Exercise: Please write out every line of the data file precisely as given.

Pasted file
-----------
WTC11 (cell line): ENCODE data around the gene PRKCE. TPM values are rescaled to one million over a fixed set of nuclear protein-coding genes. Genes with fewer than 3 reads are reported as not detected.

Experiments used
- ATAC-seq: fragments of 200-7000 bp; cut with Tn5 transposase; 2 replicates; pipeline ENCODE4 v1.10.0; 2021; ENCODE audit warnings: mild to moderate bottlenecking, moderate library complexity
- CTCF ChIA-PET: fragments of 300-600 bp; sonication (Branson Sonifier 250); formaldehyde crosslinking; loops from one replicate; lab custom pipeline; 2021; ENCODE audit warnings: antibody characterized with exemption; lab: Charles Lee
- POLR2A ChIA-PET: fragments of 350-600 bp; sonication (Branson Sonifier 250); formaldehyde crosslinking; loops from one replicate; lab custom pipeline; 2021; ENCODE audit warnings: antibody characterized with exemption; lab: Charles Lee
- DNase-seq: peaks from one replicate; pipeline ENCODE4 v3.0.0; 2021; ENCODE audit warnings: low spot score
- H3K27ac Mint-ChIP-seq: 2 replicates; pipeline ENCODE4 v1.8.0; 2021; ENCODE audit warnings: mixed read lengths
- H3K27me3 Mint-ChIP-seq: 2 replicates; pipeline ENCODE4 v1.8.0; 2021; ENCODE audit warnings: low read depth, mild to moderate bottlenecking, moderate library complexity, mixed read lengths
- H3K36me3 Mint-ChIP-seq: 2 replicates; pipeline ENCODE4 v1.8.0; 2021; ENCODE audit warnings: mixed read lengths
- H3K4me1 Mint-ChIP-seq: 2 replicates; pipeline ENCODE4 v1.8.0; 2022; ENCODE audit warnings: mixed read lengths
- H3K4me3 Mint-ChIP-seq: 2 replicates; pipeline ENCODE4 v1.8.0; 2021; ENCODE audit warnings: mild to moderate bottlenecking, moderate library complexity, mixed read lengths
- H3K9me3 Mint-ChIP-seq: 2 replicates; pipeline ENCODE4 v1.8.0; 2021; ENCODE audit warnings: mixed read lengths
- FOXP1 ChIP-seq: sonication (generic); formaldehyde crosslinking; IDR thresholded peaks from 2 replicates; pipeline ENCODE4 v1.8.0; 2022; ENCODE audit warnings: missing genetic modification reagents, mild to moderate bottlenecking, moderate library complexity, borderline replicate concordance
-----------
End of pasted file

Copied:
WTC11 (cell line): ENCODE data around the gene PRKCE. TPM values are rescaled to one million over a fixed set of nuclear protein-coding genes. Genes with fewer than 3 reads are reported as not detected.

Experiments used
- ATAC-seq: fragments of 200-7000 bp; cut with Tn5 transposase; 2 replicates; pipeline ENCODE4 v1.10.0; 2021; ENCODE audit warnings: mild to moderate bottlenecking, moderate library complexity
- CTCF ChIA-PET: fragments of 300-600 bp; sonication (Branson Sonifier 250); formaldehyde crosslinking; loops from one replicate; lab custom pipeline; 2021; ENCODE audit warnings: antibody characterized with exemption; lab: Charles Lee
- POLR2A ChIA-PET: fragments of 350-600 bp; sonication (Branson Sonifier 250); formaldehyde crosslinking; loops from one replicate; lab custom pipeline; 2021; ENCODE audit warnings: antibody characterized with exemption; lab: Charles Lee
- DNase-seq: peaks from one replicate; pipeline ENCODE4 v3.0.0; 2021; ENCODE audit warnings: low spot score
- H3K27ac Mint-ChIP-seq: 2 replicates; pipeline ENCODE4 v1.8.0; 2021; ENCODE audit warnings: mixed read lengths
- H3K27me3 Mint-ChIP-seq: 2 replicates; pipeline ENCODE4 v1.8.0; 2021; ENCODE audit warnings: low read depth, mild to moderate bottlenecking, moderate library complexity, mixed read lengths
- H3K36me3 Mint-ChIP-seq: 2 replicates; pipeline ENCODE4 v1.8.0; 2021; ENCODE audit warnings: mixed read lengths
- H3K4me1 Mint-ChIP-seq: 2 replicates; pipeline ENCODE4 v1.8.0; 2022; ENCODE audit warnings: mixed read lengths
- H3K4me3 Mint-ChIP-seq: 2 replicates; pipeline ENCODE4 v1.8.0; 2021; ENCODE audit warnings: mild to moderate bottlenecking, moderate library complexity, mixed read lengths
- H3K9me3 Mint-ChIP-seq: 2 replicates; pipeline ENCODE4 v1.8.0; 2021; ENCODE audit warnings: mixed read lengths
- FOXP1 ChIP-seq: sonication (generic); formaldehyde crosslinking; IDR thresholded peaks from 2 replicates; pipeline ENCODE4 v1.8.0; 2022; ENCODE audit warnings: missing genetic modification reagents, mild to moderate bottlenecking, moderate library complexity, borderline replicate concordance